Without allowing that the one fate has been much better than the other, either for the traveller or for his country, it is sufficiently obvious, that this step was in itself a fortunate one for Clapperton, as it opened up to him a much higher career of exertion, and one more worthy of his genius, than that which he had hitherto pursued. Previous to 1813, the British sailors were trained to no particular method of managing the cutlass. It being suggested that this was a defect, a few clever midshipmen, among whom was Clapperton, were ordered to repair to Plymouth Dock-yard, to be instructed by the celebrated swordsman, Angelo, in what was called the improved cutlass exercise. When their own instructions had been completed, they were distributed as teachers over the fleet, and Mr Clapperton happened to be appointed to the Asia, 74, the flag-ship of vice-admiral Sir Alexander Cochrane, then lying at Spithead. This vessel set sail in January, 1814, for Bermuda, and Mr Clapperton continued during the voyage to act as drill-sergeant. At this time occurred an incident which strikingly illustrates his characteristic coolness and intrepidity. One evening the alarm was given that the ship was on fire; the drums immediately beat to quarters, and the firemen were piped away to the gun-room, where an immense quantity of luggage had been temporarily deposited, and whence were issuing huge and increasing volumes of smoke. The after magazine, containing some hundred barrels of gun-powder, was immediately beneath, and the appearance of the combustion had become so alarming, that every man awaited his fate in silence, under an impression that the vessel would be speedily blown to atoms. At this moment, Clapperton was observed by a friend, sitting at a table in the larboard berth, very quietly smoking a cigar. His friend having expressed surprise at his seeming indifference, he stated quite coolly, "that being only a supernumerary, no particular station had been assigned to him, and it was therefore of no importance where he was at the time the ship blew up." The fire was fortunately extinguished.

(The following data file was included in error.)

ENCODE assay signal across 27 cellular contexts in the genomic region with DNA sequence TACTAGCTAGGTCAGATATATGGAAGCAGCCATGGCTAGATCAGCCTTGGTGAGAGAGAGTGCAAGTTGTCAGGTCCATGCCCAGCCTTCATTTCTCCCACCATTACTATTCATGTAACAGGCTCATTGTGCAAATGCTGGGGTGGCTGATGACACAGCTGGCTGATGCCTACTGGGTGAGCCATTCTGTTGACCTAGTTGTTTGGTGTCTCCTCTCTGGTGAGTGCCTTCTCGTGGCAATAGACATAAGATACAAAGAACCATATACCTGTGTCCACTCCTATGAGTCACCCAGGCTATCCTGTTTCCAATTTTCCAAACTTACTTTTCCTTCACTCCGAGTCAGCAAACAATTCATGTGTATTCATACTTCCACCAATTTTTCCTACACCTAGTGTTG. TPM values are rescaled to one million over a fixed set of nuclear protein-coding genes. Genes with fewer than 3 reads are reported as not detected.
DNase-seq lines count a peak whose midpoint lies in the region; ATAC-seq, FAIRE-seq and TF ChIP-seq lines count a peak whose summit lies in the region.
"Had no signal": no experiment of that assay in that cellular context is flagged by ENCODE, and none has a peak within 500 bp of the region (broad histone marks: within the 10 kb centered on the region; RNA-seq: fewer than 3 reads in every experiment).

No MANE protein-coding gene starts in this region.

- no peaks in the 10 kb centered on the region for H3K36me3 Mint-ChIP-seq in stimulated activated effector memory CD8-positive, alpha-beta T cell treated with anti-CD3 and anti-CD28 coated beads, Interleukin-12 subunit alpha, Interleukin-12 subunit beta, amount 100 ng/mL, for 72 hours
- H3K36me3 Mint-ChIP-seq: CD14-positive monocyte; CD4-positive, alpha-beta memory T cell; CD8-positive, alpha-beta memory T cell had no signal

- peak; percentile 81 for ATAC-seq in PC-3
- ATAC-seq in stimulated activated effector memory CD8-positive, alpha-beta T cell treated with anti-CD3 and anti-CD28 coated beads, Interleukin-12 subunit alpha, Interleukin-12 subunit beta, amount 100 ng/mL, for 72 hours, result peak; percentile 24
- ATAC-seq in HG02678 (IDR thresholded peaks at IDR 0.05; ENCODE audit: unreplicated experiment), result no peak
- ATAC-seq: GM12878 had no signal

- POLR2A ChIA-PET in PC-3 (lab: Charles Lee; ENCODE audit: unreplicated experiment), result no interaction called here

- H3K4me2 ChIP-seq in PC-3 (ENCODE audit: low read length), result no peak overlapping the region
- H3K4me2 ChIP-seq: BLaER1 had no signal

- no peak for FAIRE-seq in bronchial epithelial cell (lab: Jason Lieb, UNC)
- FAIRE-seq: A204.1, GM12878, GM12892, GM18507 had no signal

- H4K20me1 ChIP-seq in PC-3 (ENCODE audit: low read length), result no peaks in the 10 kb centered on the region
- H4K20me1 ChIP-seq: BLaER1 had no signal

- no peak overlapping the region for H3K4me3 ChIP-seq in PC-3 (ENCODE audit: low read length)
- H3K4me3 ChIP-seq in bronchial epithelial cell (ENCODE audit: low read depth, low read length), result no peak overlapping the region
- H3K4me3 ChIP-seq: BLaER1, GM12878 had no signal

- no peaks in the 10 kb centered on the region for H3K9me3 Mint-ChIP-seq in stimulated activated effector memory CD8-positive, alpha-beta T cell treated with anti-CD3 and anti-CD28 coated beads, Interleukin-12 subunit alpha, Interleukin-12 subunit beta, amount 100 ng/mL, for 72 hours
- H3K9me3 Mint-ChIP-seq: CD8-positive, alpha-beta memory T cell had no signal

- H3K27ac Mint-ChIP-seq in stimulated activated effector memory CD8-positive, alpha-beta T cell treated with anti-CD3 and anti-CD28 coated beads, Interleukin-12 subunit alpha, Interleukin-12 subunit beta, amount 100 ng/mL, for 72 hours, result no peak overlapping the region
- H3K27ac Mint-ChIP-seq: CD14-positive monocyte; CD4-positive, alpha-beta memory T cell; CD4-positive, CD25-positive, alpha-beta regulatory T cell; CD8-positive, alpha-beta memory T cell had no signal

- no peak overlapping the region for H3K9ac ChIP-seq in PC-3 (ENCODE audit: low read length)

While lying at Bermuda, and on the passage out, nothing could exceed Mr Clapperton’s diligence in discharging the duties of his new occupation. Officers as well as men, received instructions from him in the cutlass exercise; and his manly figure and sailor-like appearance tended, in the opinion of all who saw him, to fix the attention, and improve the patriotic spirit of the crew. At his own, as well as the other messes, where he was a frequent guest, he was the very life and soul of the party; sung a good song, told a merry tale, painted scenes for the ship’s theatricals, sketched views, drew caricatures, and, in one word, was an exceedingly amusing and interesting person. Even the admiral became acquainted with his delightful properties, and honoured him with his warmest friendship and patronage. Clapperton was obliged, however, to repair to the Canadian lakes, which were then about to become the scene of important naval operations. Here he was promoted to the rank of lieutenant, and soon after appointed to the command of the Confiance schooner, the crew of which was composed of nearly all the unmanageable characters in the squadron. To keep these men in order was no easy task; yet his measures were at once so firm and so judicious, that, although he rarely had recourse to flogging, and withheld or disbursed allowances of grog, as a better system of rewards and punishments, his troops in the end became so orderly, that the Confiance was allowed to be one of the smartest barks on the water. When she rode at anchor on the spacious shores of Lake Erie or Lake Huron, her commander occasionally repaired to the woods, and with his gun kept himself in fresh provisions. In these excursions he cultivated an acquaintance with the aborigines, and was so much charmed with a mode of life, full of romance, incident, and danger, that he once entertained serious thoughts, when the war was ended, of becoming a denizen of the forest himself. It was his custom, on returning to the vessel, to swim out to it, instead of taking a boat, so that he might, by approaching unperceived, detect the crew in any little neglect of duty. On one occasion, having dined heartily on shore, the water propelled the blood to his head, so that he soon became too weak either to retreat or advance. In this situation he contrived to float, and called for a boat as loudly as he was able. For a long time his cries were disregarded; and he often expressed his firm conviction, that the watch were willing to leave him to his fate, as the best means of getting rid of a rigid disciplinarian. But at length, fearing that if he survived, a worse fate would befall them, they sent out a boat, which saved him when at the very point of sinking through exhaustion. This adventure frightened him out of the practice.